Gretel Synthetics: Introducing v0.10.0
Today we are thrilled to release new features for gretel-synthetics that make it even easier to get started with synthetic data. After initial rounds of testing and feedback from customers we are introducing a new interface that works directly with Pandas DataFrames and allows batched training of columns to exchange your source DataFrame directly with a synthetic DataFrame of the same shape.
Got DataFrames? Want synthetic data? It is time.
The Batch interface uses the existing config, training, and generation modules under the hood while automating some of the manual steps a user would have to take to work with complex and highly dimensional datasets.
The motivation behind the Batch interface is to support datasets with high dimensionality and column counts. This is achieved by clustering like columns and training models on subsets of the entire dataset at once. While batching is generally not required to generate synthetic datasets with less than 30–40 columns, scaling to support datasets with hundreds or thousands of columns requires a different approach.
One of the biggest benefits to Gretel’s synthetic data library is its ability to automatically learn and maintain correlations and statistical relationships between columns at both the dataset and record levels. For example, consider height and weight. Taller people tend to be heavier — that’s an example of a positive correlation, which would be learned automatically by our model. Not all columns are directly correlated, however, and by splitting the input training into batches or clusters of columns, it becomes possible to scale synthetic generation to highly dimensional datasets with minimal loss in accuracy.
Let’s explore how we create our Batch interface. Click the link below to build a synthetic dataset interactively with our batch training notebook (including free GPU access 🔥) on Google Colaboratory.
First, define parameters for training Gretel’s synthetic data model:
Gretel Synthetics’ DataFrameBatch object only takes two keyword arguments to function.
First is your source PandasDataFrame and second is a configuration template. The parameters for the configuration template are exactly the same as the configuration parameters you would use for a synthetic configuration, simply put them into a dictionary instead. Version 0.10.0 also includes detailed doc strings for each of the config parameters so you can explore and tune for more sophisticated use cases.
By default we split the input DataFrame into batches of 15 columns. This can be changed via init params and additionally you may use a batch_headers parameter to provide your own batches of headers.
There are a couple of notable changes / updates:
- input_data_path is not required (and will be ignored if provided) since this module will create the training data for you based on the input DataFrame.
- gen_lines is optional and if omitted we will automatically set this value to be the number of rows as the input DataFrame. This means that the synthesized data should be of the same shape of the input DataFrame!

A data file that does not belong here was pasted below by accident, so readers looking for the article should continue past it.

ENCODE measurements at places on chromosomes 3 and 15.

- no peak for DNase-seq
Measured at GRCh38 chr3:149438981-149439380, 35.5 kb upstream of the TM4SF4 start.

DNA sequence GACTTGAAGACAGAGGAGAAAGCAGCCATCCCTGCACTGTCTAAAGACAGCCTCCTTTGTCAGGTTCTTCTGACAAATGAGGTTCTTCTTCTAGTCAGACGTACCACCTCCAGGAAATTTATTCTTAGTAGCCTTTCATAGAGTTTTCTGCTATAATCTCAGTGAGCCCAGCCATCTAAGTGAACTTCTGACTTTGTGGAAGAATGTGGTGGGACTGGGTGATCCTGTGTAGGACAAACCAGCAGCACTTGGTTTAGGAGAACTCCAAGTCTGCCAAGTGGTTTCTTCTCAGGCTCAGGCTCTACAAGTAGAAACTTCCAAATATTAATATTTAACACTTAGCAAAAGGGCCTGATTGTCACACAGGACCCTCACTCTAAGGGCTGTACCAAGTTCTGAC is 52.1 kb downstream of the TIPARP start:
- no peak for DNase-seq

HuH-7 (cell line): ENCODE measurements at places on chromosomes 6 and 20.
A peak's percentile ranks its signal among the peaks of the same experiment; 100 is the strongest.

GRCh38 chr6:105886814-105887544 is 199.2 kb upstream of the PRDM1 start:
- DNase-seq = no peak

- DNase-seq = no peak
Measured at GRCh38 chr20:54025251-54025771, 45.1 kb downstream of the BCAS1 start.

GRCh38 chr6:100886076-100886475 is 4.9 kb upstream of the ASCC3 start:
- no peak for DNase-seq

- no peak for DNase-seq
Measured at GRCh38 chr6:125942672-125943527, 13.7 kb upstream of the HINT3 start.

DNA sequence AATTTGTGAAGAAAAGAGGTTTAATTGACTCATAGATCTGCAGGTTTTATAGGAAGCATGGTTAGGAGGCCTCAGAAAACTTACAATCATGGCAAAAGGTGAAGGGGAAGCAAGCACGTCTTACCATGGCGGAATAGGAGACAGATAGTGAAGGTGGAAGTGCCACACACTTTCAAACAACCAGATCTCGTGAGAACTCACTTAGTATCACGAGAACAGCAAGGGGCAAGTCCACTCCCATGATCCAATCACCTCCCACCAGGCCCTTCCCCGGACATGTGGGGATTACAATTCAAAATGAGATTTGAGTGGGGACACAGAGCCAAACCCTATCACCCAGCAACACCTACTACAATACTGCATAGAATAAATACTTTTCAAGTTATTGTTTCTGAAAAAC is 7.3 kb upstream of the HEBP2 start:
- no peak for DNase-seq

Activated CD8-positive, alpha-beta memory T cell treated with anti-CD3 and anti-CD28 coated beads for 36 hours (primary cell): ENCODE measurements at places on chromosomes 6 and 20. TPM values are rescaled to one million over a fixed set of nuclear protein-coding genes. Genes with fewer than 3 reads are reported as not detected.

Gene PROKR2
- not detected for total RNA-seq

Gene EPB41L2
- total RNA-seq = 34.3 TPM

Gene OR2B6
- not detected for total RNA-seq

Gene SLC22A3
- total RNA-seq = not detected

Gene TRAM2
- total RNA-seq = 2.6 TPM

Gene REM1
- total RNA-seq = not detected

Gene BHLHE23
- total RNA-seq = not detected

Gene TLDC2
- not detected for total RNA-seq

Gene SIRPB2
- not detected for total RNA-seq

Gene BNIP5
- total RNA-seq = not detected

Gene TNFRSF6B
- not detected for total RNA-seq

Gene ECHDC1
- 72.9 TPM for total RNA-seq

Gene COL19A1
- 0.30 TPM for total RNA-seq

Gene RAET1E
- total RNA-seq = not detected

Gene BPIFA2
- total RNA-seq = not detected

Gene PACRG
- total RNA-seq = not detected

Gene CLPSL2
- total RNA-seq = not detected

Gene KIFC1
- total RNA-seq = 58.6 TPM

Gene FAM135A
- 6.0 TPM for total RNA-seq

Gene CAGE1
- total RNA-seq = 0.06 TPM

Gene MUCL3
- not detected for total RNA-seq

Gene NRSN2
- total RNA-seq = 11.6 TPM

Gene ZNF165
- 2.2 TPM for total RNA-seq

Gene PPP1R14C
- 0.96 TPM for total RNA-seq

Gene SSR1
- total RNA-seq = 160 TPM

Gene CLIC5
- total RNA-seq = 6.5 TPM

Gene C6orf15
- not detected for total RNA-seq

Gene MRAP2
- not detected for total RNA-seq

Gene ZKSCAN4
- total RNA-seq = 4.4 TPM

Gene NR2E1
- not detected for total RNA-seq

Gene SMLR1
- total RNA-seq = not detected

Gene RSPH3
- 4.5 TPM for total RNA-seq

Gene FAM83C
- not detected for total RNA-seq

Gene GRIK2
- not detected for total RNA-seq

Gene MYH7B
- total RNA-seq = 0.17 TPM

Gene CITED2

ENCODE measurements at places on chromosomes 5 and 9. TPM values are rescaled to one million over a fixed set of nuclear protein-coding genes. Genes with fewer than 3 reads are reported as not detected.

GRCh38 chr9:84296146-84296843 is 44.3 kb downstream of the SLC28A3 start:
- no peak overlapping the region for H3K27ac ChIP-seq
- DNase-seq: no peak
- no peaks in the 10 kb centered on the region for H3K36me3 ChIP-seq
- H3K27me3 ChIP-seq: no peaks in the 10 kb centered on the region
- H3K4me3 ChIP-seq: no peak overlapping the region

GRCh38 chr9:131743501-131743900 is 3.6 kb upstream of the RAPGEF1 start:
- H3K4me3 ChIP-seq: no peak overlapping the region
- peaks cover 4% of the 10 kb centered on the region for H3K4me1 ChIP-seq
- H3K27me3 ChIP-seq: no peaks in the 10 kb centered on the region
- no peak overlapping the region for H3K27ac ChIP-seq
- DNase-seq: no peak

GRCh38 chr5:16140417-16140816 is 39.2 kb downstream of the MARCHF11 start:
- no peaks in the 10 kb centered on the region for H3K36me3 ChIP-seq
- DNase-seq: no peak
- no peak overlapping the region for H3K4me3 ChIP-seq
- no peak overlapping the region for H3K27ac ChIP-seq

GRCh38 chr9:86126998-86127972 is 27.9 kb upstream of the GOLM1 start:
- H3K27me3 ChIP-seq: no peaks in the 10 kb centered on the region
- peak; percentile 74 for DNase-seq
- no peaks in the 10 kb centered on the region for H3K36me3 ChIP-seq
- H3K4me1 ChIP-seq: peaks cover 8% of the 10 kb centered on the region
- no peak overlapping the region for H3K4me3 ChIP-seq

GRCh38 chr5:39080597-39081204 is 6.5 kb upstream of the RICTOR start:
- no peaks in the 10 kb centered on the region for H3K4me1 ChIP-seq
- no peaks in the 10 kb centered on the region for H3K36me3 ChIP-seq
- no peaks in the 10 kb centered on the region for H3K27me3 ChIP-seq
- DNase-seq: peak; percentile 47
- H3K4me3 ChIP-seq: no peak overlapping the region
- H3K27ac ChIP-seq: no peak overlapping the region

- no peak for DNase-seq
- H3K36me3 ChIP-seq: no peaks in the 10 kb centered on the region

- checkpoint_dir will automatically have “batch_N” sub-directories created under it. Each directory will contain the training data and models specific to that batch’s data.
- field_delimiter is required for Batch mode. If no validators are provided, at a minimum, the batch module automatically ensures generated lines have as many columns as the input training data. This parameter controls how generated lines are split back into columns.
- Note that regardless of how headers are split and batched, the final synthetic DataFrame will have the headers in the same order as the input DataFrame.
A vital step in data synthesis is validating that generated lines meet specific constraints. Gretel Synthetics allows validators to be used for each line, this functionality extends into the Batch module by allowing validators to be set for each batch.
By default, if no validators are provided, each line generated for a batch will be checked that it can be split back into the number of headers that exist for the batch. This ensures that the output DataFrame has the same shape as the input DataFrame.
If you wish to configure a validator for a specific batch — for example, to balance a health dataset by only generating female gender records — you can do that like this:
Stay tuned for our Public Beta which makes several more libraries available, including our custom validator package.
Our custom validation package will automatically learn constraints in your data and enforce them during generation. This includes character sets, numerical boundaries, string patterns, and more! As always, we will have simple API interfaces and notebooks examples to help you get started.
Once we have created our DataFrameBatch instance, we need to go through the training and generation process. These functions are bundled into three core methods for: generating training data, training the models, and generating synthetic data:
Now you’ve got your synthetic data!
We hope this overview has been helpful. Please step through our sample notebook which walks through the entire process using a publicly available dataset.